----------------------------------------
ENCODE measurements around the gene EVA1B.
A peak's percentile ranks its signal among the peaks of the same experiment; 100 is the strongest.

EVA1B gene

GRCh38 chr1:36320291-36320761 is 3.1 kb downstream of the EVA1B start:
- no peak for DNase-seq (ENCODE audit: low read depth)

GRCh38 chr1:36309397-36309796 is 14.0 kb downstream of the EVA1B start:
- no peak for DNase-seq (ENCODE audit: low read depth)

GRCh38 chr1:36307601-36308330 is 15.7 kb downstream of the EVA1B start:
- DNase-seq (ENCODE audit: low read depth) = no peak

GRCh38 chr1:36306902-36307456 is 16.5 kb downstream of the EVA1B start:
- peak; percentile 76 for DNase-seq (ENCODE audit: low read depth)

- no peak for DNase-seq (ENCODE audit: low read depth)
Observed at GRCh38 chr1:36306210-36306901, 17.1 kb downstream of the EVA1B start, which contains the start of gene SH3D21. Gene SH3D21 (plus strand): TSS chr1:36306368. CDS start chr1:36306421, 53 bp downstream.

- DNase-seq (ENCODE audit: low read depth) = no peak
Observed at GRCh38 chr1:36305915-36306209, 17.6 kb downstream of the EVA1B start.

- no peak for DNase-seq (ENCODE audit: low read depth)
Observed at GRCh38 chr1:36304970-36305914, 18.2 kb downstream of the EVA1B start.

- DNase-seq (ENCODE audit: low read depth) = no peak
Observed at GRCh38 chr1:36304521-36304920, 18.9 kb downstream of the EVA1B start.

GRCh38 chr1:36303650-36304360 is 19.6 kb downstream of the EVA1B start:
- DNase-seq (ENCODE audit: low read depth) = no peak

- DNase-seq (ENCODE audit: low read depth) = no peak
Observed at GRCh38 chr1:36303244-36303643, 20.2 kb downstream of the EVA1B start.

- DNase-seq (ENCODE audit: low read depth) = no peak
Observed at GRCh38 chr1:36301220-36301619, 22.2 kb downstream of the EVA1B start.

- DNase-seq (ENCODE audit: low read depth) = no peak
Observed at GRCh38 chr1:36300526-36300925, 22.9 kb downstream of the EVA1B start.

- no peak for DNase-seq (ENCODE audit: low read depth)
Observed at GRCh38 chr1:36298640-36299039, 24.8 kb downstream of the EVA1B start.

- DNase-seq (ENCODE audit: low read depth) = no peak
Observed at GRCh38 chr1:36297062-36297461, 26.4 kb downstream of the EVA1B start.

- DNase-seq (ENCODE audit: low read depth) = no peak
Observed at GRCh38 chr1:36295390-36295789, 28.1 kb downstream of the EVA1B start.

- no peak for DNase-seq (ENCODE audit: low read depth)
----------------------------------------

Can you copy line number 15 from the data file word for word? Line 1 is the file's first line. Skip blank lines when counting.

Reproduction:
Observed at GRCh38 chr1:36305915-36306209, 17.6 kb downstream of the EVA1B start.